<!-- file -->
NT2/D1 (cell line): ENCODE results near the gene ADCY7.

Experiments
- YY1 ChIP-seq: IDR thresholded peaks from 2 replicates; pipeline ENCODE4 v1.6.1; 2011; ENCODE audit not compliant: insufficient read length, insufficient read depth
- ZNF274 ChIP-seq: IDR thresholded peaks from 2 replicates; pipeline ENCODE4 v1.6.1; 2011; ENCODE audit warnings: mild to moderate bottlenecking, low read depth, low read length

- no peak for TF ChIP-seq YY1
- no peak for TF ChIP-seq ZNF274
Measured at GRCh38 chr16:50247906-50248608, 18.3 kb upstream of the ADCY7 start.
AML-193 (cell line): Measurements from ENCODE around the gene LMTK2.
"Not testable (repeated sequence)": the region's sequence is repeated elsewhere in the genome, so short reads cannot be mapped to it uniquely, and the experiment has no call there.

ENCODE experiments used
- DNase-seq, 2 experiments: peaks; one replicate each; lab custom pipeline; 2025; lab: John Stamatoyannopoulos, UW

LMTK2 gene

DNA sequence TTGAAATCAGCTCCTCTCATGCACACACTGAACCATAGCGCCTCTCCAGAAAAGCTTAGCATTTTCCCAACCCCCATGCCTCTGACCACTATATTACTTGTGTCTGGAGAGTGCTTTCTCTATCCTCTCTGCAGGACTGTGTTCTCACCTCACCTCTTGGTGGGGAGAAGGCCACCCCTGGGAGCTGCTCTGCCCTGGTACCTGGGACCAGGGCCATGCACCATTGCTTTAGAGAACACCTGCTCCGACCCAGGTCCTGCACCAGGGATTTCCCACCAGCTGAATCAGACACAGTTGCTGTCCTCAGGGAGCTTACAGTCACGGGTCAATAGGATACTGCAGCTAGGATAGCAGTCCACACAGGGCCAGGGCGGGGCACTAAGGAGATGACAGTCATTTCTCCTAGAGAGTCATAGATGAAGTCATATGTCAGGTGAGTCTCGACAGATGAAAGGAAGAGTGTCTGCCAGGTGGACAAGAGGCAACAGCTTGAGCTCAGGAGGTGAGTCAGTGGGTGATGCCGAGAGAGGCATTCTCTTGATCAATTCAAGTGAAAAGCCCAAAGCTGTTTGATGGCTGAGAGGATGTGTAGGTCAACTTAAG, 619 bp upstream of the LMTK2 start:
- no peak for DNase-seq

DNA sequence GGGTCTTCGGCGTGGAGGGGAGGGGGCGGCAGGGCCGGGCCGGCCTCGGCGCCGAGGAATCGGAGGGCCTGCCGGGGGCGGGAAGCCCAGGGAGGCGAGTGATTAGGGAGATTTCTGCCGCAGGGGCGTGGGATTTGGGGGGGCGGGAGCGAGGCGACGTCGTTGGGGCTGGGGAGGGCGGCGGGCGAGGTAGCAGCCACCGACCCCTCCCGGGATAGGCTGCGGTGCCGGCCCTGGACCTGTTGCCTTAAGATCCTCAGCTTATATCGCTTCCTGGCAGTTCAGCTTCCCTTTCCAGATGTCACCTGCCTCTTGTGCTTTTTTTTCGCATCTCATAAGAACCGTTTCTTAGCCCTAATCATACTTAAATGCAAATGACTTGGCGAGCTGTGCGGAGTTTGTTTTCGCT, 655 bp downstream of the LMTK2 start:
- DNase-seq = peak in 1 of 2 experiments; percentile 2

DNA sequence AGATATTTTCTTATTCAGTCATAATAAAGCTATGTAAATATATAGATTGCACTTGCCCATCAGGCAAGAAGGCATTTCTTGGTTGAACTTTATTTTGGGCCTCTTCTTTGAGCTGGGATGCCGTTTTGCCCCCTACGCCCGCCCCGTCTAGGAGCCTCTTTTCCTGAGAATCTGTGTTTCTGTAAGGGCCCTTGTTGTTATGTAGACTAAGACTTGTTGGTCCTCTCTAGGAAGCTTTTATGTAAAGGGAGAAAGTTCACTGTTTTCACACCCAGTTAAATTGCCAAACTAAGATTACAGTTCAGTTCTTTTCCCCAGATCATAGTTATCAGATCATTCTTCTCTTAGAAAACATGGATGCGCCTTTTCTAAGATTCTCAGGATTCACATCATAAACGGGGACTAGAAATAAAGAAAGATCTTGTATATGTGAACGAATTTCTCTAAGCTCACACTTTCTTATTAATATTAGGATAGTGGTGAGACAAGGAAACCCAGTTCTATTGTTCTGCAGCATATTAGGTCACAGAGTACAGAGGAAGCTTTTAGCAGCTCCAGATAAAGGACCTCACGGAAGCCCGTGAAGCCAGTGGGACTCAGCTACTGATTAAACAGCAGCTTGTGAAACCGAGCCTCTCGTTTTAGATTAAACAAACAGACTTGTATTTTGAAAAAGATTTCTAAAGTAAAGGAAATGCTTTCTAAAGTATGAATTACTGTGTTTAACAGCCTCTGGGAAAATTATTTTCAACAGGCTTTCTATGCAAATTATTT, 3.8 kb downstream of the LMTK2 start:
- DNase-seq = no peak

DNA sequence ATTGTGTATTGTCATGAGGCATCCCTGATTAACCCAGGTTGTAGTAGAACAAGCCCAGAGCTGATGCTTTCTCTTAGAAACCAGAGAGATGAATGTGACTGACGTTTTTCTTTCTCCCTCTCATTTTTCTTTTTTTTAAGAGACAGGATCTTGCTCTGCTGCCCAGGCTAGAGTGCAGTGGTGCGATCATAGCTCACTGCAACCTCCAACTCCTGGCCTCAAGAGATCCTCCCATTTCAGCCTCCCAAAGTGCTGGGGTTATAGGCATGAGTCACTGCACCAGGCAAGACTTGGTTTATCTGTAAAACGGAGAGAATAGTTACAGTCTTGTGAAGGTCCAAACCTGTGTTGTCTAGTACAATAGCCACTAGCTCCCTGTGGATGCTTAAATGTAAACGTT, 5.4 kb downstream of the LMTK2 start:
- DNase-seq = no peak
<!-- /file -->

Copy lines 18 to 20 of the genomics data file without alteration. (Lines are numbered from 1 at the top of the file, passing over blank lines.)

- DNase-seq = no peak

DNA sequence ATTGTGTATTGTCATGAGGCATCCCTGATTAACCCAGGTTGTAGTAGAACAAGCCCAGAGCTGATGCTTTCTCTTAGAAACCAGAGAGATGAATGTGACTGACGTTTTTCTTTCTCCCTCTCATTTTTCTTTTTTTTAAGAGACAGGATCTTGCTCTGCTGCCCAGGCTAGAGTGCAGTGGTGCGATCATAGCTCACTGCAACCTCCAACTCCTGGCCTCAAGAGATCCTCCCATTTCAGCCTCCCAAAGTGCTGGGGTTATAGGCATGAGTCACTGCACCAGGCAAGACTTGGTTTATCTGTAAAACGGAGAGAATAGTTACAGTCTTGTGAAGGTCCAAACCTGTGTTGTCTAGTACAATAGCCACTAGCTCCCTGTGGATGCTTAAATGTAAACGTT, 5.4 kb downstream of the LMTK2 start:
- DNase-seq = no peak